The Unnecessary Bankruptcy in San Bernardino

From the welfare-state ambitions at the global and continental levels, let’s dive down to the less conspicuous but nevertheless very informative city level. As so many other cities in the United States, San Bernardino in Southern California is struggling to meet its spending obligations. According to the Los Angeles Times, the city is now giving up and filing for bankruptcy:

San Bernardino on Tuesday became the third California city in less than a month to seek bankruptcy protection, with officials saying the financial situation had become so dire that it could not cover payroll through the summer. The unexpected vote came at the suggestion of the interim city manager, who said the city faces a $46-million deficit and depleted coffers. “We have an immediate cash flow issue,” Andrea Miller told the mayor and seven-member City Council. Mayor Patrick Morris called the decision, passed on a 4-2 vote, a “stain” on the city. But he said the only other option was “draconian cuts” to all city services, including the police and fire departments.

To delve in to the city finances of San Bernardino, let’s start with a visit to californiacityfinance.com:

  • From 1991 to 2008 (the latest year reported) San Bernardino increased its total spending by 5.2 percent per year;
  • The cost of salaries to city employees increased by 4.7 percent per year, indicating that something else is the primary driver of the city’s budget problems;
  • Total cost of employees – salaries, retirement and other employee benefits – constituted 69 percent in 1991, 59 percent in 2000 and 65 percent in 2008.

Long story short: employee costs have increased roughly on par with other spending in the San Bernardino city budget. Therefore, it is fair to conclude that the city has created a number of spending programs that in themselves drive the need for city staff. This is a fact that is too often overlooked by city council members; regardless of where they are, they seem to be unable to prioritize essential government functions over non-essential functions. In many cases this leads to outright boneheaded budget choices. Two examples:

  • Back in 2010 the city council in Visa, Calif., decided to turn off street lights in an attempt to cut costs. Only problem was that the city kept pouring hundreds of thousands of dollars into the city’s amusement park – $2 million in the 2008-09 fiscal year alone;
  • Last year, Topeka, Kansas stopped prosecuting domestic violence cases because it wanted to continue spending more than three quarters of a million dollars on golfing activities.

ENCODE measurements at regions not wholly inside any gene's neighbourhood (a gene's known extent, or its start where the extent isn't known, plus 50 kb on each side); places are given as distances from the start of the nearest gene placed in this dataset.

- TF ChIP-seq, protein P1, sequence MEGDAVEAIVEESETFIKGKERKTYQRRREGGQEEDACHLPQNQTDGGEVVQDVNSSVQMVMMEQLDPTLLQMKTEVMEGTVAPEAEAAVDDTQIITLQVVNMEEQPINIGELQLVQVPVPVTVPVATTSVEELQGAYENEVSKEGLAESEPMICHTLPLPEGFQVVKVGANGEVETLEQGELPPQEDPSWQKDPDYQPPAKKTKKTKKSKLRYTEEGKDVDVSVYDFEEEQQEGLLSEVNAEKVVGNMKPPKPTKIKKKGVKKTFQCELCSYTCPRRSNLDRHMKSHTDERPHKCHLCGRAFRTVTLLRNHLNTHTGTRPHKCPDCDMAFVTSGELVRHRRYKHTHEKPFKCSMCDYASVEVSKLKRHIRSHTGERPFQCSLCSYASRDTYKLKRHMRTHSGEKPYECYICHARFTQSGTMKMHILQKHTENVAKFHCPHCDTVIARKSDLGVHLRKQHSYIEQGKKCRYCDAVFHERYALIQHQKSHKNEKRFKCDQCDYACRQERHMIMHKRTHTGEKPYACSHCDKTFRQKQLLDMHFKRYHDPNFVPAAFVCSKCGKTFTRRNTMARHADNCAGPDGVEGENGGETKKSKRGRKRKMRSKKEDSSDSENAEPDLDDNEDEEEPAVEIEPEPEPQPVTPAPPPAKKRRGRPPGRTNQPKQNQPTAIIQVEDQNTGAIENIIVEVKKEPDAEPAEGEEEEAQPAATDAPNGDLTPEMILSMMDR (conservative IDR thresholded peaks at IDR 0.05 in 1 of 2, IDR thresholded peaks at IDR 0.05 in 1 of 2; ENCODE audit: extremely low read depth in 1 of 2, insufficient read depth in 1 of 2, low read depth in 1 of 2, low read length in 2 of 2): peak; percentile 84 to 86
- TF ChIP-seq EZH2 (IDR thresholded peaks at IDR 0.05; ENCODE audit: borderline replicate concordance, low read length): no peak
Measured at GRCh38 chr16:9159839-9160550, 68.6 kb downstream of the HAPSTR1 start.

Before we turn to the San Bernardino budget, let’s go back to the LA Times story, which reports that San Bernardino apparently did not see this coming:

The city’s fiscal crisis has been years in the making, compounded by the nation’s crushing recession and exacerbated by escalating pension costs, lucrative labor agreements, Sacramento’s raid on redevelopment funds and a city reserve that is tapped out, officials said. Miller told the council that the city faced major deficits for the next five years. The deficits remain even after the city negotiated $10 million in concessions from employees and slashed the workforce 20% over the last four years.

Apparently, the city council members have been asleep at the wheel and are now panicking. That would not be necessary if they took a fresh, priority-oriented look at their budget. If they did, they would find that the city has an expected budget shortfall of $25.3 million for 2011-2012. They would also find $34.7 million in spending that could easily be cut through competitive outsourcing or fully privatized:

  • Community Development, $5.6m
  • Libraries, $2.1m
  • Financial services, $2.5m (up $850,000 in one year alone!)
  • Park services, $5.1m
  • Fleet services, $7.6m
  • IT services, $4.4m
  • Regional Circulation Systems (essentially regional infrastructure planning), $6.7m

The city has thoughtfully stopped spending money on a baseball stadium but is instead doling out almost half-a-million dollars on soccer fields.

The fact that the city council chose bankruptcy over finding $25 million in these spending programs shows that they are unwilling to do the job of responsible grown-ups: to focus government on its essential functions. If they persist in making wise priorities, and continue to resort to panic spending cuts as the city restructures, they should leave their seats on the city council to others.